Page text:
He added: "Our intention is to stay in Hartford and build an arm of our business here."

See Your Box

When a Sicilian museum needed to send a prized painting dating from 1500 to Rome for restoration, they called on Hartford InsurTech Hub startup See Your Box for help. The fledgling company used tiny sensors and a cutting-edge software to monitor the painting in transit for changes in location, temperature and humidity — along with whether the masterpiece had been jolted or its box opened.

"If we can use those technologies to monitor all the products we consume and we transport every day, the amount of data we can collect will change … the way we do logistics and how we insure logistics," said See Your Box co-Founder and Chief Operating Officer Federico Capello.

Based in Switzerland, See Your Box wants to transform the insurance industry with the latest technology in the realm of the "Internet of things," embedded devices that collect and analyze data using the cloud. The company's combination of sensors and software allows for real-time monitoring of goods in transit using 60 data points, from temperature to vibration to the processing of legal documentation.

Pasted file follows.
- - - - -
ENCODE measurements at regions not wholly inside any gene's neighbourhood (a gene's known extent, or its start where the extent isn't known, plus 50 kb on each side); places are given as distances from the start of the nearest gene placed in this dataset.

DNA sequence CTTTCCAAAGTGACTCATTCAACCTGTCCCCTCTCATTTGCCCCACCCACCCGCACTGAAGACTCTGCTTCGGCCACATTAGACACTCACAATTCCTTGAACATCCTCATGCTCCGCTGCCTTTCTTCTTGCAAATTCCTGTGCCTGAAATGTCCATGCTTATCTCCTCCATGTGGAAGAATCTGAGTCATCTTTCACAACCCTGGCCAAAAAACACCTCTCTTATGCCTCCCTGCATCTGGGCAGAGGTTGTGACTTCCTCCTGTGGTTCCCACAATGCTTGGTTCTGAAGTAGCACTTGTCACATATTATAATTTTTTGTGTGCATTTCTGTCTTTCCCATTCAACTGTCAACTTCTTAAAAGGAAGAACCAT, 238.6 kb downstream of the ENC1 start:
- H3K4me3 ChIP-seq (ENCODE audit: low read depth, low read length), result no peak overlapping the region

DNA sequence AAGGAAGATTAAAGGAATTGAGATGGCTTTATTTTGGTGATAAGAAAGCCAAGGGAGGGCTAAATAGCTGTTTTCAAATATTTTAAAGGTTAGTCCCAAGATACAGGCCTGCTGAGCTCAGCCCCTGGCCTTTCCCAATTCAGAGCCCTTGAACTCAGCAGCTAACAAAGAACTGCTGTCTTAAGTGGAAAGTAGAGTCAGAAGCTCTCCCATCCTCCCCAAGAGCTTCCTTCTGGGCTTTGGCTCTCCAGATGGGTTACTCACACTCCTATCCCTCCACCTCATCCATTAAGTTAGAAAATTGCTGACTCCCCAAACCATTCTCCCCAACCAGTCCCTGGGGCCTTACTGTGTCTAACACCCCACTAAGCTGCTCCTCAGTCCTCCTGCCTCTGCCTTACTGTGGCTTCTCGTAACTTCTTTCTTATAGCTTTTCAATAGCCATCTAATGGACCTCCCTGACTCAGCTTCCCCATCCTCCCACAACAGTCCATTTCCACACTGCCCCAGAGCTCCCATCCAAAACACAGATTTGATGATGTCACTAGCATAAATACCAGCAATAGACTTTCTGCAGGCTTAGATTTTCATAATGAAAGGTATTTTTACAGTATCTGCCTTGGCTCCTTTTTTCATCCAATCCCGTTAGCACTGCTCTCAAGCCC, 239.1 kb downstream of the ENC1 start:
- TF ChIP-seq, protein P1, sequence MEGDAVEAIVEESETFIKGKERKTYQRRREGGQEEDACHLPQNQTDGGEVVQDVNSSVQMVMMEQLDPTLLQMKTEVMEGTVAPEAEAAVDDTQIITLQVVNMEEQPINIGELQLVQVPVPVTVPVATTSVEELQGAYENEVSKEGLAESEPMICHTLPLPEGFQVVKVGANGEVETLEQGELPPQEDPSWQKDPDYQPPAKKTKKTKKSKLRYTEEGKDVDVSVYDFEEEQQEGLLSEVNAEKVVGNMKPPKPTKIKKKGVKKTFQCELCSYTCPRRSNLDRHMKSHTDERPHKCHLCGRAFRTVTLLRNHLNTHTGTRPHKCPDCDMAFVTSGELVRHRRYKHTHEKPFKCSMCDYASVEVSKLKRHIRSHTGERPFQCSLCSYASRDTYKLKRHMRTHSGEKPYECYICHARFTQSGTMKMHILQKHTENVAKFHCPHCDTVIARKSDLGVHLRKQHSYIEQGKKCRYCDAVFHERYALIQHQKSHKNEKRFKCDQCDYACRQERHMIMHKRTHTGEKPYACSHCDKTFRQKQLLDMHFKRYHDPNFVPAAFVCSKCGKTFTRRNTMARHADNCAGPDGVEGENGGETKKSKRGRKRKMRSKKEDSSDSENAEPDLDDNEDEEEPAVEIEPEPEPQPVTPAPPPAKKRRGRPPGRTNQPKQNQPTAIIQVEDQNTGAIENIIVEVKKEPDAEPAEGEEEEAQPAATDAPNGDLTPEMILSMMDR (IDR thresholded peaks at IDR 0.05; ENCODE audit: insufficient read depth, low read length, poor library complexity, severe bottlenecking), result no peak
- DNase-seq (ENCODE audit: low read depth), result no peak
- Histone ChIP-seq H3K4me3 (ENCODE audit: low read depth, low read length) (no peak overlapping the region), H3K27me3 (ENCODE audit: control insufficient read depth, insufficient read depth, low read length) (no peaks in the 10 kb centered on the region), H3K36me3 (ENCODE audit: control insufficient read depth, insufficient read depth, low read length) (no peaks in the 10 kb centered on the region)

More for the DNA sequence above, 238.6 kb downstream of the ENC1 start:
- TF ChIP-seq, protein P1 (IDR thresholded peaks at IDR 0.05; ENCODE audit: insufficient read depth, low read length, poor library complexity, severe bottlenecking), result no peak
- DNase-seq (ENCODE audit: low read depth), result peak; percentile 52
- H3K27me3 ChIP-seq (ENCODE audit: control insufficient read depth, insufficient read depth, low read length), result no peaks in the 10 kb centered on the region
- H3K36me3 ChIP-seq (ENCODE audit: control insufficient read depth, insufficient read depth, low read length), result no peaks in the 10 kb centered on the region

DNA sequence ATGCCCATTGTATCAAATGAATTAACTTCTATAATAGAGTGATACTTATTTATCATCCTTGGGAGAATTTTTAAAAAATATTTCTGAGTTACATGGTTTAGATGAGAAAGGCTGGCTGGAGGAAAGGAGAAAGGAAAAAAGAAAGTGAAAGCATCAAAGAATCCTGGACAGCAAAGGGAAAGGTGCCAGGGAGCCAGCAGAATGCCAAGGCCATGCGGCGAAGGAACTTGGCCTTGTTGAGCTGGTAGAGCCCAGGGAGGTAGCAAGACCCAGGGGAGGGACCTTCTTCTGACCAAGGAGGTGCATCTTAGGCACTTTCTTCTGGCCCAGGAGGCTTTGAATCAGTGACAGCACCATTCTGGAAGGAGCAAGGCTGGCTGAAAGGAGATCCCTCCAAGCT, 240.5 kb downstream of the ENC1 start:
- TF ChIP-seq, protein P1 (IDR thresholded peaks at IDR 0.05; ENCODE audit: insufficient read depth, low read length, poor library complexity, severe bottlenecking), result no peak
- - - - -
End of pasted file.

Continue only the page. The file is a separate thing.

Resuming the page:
See Your Box's technology continually scans for anomalies and alerts customers of any unusual changes. In addition, overall trends in logistics can be analyzed and predicted using real-time data, enabling insurers to more accurately analyze risk, design policies and process claims.

"We can see patterns, which cannot be seen otherwise — that makes a massive difference," said See Your Box CEO Marco Toja.

Winning a slot as part of the Hartford InsurTech Hub has allowed the company access to top executives in the U.S. commercial-property insurance market, Capello said. American insurance companies are more open to technological advances compared to European firms, he added.

Medyear

As a young tech executive, Panya Chheng has already lived in 18 cities in his adult life.